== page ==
Date and location
from September 20, 2019 until September 22, 2019
Orpheus Institute (Ghent, BE)
Electric Salon XLEventfrom September 20, 2019 until September 22, 2019
Three days of workshops
Music, Thought & Technology presents an end-of-summer sound school. A three-day boot camp for sound artists, composers, performers,... Mix and match workshops in some of the fundamental elements of the state of the art.Register now
Fri, 20 Sep 2019
14.00 - 17.00
- Darien Brito: Introduction to SuperCollider
- Jonathan Impett / Juan Parra: Max/Msp for beginners
Sat, 21 Sep 2019
10.00 - 13.00
- Nicolas Collins: Hardware Hacking (a)
- Magno Caliman: Arduino for Sound (a)
14.30 - 17.30
- Nicolas Collins: Hardware Hacking (b)
- Magno Caliman: Arduino for Sound (b)
Sun, 22 Sep 2019
10.00 - 13.00
- Nicolas Collins: Feedback (a)
- Magno Caliman: Arduino for Sensors (a)
14.30 - 17.30
- Nicolas Collins: Feedback (b)
- Magno Caliman: Arduino for Sensors (b)
- Juan Parra: Introduction to Telematics (tools and techniques)
Update: All workshops are open for beginners.
Maximum 10 participants per workshop.
Registration is required: €10/workshop; €30 for all workshops.
Bring your laptop, your project, your ideas or just your curiosity.
Register here: www.eventbrite.com/e/electric-salon-xl-registration
Darien Brito (EC)
Darien Brito creates pieces that combine sound and image. His creative
practice is motivated and informed by computers and technology. He is
equally an artist and a technician, a distinction he regards as becoming
less necessary as the field of digital practice continues to evolve. Brito
is fascinated by micro-sound, immersive environments, machine learning,
and complexity (that is, the field that studies how systems with simple
rules can create complex behaviour over time). He is interested in an
experiential approach to performance, specializing in artistic occurrences
that are less guided by concepts and based more on sensorial experiences.
In parallel, Brito acts as a consultant on various programming languages.
He builds solutions for people with great ideas but who lack the technical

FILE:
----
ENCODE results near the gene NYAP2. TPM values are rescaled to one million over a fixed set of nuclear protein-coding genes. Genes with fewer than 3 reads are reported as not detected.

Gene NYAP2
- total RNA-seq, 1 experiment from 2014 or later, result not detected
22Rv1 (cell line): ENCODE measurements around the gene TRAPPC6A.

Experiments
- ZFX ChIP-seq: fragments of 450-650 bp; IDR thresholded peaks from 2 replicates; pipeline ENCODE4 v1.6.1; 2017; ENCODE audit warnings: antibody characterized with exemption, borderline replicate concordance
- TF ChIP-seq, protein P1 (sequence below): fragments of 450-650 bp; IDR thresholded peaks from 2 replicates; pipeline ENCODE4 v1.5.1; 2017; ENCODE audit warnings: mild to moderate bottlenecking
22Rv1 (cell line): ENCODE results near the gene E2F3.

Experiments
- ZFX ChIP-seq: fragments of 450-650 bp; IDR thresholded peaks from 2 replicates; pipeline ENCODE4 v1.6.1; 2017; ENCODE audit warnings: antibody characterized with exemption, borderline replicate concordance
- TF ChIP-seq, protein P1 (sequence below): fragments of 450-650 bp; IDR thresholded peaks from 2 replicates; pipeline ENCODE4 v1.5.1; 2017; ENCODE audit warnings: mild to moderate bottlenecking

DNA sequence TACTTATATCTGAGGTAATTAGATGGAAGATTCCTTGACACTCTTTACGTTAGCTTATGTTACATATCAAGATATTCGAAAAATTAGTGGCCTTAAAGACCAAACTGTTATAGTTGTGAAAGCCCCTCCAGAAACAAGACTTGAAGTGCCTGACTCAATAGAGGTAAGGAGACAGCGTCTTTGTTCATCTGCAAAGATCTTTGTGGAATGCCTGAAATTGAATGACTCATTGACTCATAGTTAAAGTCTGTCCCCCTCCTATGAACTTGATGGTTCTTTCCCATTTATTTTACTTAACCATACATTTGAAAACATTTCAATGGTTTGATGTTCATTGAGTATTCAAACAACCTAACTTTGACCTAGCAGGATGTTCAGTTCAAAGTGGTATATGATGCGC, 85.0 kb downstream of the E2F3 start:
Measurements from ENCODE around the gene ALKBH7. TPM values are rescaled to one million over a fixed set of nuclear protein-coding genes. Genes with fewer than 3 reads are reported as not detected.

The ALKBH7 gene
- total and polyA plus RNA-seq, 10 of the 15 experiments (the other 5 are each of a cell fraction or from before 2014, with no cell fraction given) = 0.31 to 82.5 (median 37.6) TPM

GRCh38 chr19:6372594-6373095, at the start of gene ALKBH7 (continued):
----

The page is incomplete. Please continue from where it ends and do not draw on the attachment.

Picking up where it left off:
expertise to make them happen.
Magno Caliman (BR)
Creative coder, educator and sound artist from Brazil, currently living and working in Austria. Both his artistic and research activities have a focus on the intersection between art and technology, and are heavily rooted in the embracing of programming languages as places for poetical speculation, as well as the construction, modification and manipulation of electronic circuits. Has a master’s diploma in Education, where he development and researched learning and teaching methodologies for programming languages in the context of the arts, with emphasis on the specificities of the learning dynamics of code for non-computer scientists.
Nicolas Collins (US)
New York born and raised, Nicolas Collins spent most of the 1990s in Europe, where he was Visiting Artistic Director of Stichting STEIM (Amsterdam), and a DAAD composer-in-residence in Berlin. He has been a Professor in the Department of Sound at the School of the Art Institute of Chicago since 1999, and a Research Fellow at the Orpheus Institute (Ghent) since 2016. From 1997 - 2017 he was
Editor-in-Chief of the Leonardo Music Journal. An early adopter of microcomputers for live performance, Collins also makes use of homemade electronic circuitry and conventional acoustic instruments. His book, Handmade Electronic Music – The Art of Hardware Hacking (Routledge), has influenced emerging electronic music worldwide.
Jonathan Impett (UK)
Jonathan Impett is a trumpet player and composer. He is Director of Research at the Orpheus Institute, Ghent, where he leads the research group ‘Music, Thought and Technology’, and Associate Professor at Middlesex University, London. His work is concerned with the resituating and redistributing of musical activity. It explores the spaces between score and improvisation, musician and technology, the use of interactive and intelligent systems, the cultural role of models from science and the nature of the contemporary technologically situated musical artefact. He is also a member of the Orchestra of the Eighteenth Century.
Juan Parra Cancino (CL)
Juan Parra Cancino studied Composition at the Catholic University of Chile and Sonology at The Royal Conservatoire The Hague (NL), where he obtained his master’s degree with focus on composition and performance of electronic music. In 2014, Juan obtained his PhD degree from Leiden University with his thesis “Multiple Paths: Towards a Performance practice in Computer Music”.
His compositions have been performed in Europe, Japan, North and South America in festivals such as ICMC, “Sonorities”, “Synthese”, and “November Music”, among many others. His acousmatic piece Serenata a Bruno obtained a special mention at the Bourges electroacoustic music competition of 2003 and in 2004, his piece Tellura was awarded with the residence prize of the same competition. Founder of The Electronic Hammer, a Computer and Percussion trio and Wiregriot, (voice & electronics), he collaborates regularly with Ensemble KLANG (NL) and Hermes (BE), among many others.